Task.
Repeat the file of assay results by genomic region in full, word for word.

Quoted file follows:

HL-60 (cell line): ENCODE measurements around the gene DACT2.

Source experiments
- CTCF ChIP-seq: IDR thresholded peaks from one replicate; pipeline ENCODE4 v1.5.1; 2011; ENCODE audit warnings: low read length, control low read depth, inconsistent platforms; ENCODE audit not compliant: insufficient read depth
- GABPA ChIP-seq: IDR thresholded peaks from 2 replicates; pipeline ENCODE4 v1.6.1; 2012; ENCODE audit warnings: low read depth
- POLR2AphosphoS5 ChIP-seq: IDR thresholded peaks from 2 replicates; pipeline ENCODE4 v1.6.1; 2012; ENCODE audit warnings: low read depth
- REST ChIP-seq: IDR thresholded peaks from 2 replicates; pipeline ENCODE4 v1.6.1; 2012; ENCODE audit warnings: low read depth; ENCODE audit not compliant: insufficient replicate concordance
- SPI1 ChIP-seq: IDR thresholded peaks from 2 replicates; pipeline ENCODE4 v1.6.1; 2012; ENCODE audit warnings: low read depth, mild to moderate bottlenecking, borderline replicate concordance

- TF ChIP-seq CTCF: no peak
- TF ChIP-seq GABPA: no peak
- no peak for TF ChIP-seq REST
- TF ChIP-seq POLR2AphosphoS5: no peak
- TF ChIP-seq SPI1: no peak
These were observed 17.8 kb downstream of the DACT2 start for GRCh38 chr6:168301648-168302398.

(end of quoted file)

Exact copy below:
HL-60 (cell line): ENCODE measurements around the gene DACT2.

Source experiments
- CTCF ChIP-seq: IDR thresholded peaks from one replicate; pipeline ENCODE4 v1.5.1; 2011; ENCODE audit warnings: low read length, control low read depth, inconsistent platforms; ENCODE audit not compliant: insufficient read depth
- GABPA ChIP-seq: IDR thresholded peaks from 2 replicates; pipeline ENCODE4 v1.6.1; 2012; ENCODE audit warnings: low read depth
- POLR2AphosphoS5 ChIP-seq: IDR thresholded peaks from 2 replicates; pipeline ENCODE4 v1.6.1; 2012; ENCODE audit warnings: low read depth
- REST ChIP-seq: IDR thresholded peaks from 2 replicates; pipeline ENCODE4 v1.6.1; 2012; ENCODE audit warnings: low read depth; ENCODE audit not compliant: insufficient replicate concordance
- SPI1 ChIP-seq: IDR thresholded peaks from 2 replicates; pipeline ENCODE4 v1.6.1; 2012; ENCODE audit warnings: low read depth, mild to moderate bottlenecking, borderline replicate concordance

- TF ChIP-seq CTCF: no peak
- TF ChIP-seq GABPA: no peak
- no peak for TF ChIP-seq REST
- TF ChIP-seq POLR2AphosphoS5: no peak
- TF ChIP-seq SPI1: no peak
These were observed 17.8 kb downstream of the DACT2 start for GRCh38 chr6:168301648-168302398.